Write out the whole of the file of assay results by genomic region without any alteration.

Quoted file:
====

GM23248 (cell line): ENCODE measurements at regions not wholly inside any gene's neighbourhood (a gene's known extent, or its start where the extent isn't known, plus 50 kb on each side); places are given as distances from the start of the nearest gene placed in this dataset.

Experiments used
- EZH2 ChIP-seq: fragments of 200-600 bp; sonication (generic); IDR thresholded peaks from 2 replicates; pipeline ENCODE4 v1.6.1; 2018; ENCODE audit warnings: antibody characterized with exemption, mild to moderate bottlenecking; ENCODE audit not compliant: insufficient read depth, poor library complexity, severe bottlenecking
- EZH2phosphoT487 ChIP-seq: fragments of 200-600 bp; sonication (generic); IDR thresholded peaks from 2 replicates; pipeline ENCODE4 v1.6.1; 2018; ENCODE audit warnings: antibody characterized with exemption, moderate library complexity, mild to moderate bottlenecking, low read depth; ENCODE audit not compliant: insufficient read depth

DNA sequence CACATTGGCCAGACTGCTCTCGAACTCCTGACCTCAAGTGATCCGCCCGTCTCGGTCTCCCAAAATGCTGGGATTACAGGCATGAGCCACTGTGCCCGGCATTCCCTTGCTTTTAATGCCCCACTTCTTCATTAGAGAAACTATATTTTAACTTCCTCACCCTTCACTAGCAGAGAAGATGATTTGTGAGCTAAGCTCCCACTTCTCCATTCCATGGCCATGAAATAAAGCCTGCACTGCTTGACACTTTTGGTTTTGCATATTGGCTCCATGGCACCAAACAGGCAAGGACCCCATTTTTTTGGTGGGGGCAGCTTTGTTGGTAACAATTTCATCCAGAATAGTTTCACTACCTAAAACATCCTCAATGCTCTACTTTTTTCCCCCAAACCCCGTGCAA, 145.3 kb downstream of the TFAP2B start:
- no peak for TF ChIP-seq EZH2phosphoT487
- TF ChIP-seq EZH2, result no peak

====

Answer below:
GM23248 (cell line): ENCODE measurements at regions not wholly inside any gene's neighbourhood (a gene's known extent, or its start where the extent isn't known, plus 50 kb on each side); places are given as distances from the start of the nearest gene placed in this dataset.

Experiments used
- EZH2 ChIP-seq: fragments of 200-600 bp; sonication (generic); IDR thresholded peaks from 2 replicates; pipeline ENCODE4 v1.6.1; 2018; ENCODE audit warnings: antibody characterized with exemption, mild to moderate bottlenecking; ENCODE audit not compliant: insufficient read depth, poor library complexity, severe bottlenecking
- EZH2phosphoT487 ChIP-seq: fragments of 200-600 bp; sonication (generic); IDR thresholded peaks from 2 replicates; pipeline ENCODE4 v1.6.1; 2018; ENCODE audit warnings: antibody characterized with exemption, moderate library complexity, mild to moderate bottlenecking, low read depth; ENCODE audit not compliant: insufficient read depth

DNA sequence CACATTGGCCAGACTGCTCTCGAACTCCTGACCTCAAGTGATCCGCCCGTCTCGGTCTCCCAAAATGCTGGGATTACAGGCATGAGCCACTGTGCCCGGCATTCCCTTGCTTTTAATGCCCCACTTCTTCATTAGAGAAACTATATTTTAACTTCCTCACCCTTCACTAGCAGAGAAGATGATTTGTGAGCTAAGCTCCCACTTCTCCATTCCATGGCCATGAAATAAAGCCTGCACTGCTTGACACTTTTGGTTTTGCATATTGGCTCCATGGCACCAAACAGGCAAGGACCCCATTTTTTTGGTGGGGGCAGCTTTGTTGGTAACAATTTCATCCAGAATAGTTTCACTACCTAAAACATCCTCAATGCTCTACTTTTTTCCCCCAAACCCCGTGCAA, 145.3 kb downstream of the TFAP2B start:
- no peak for TF ChIP-seq EZH2phosphoT487
- TF ChIP-seq EZH2, result no peak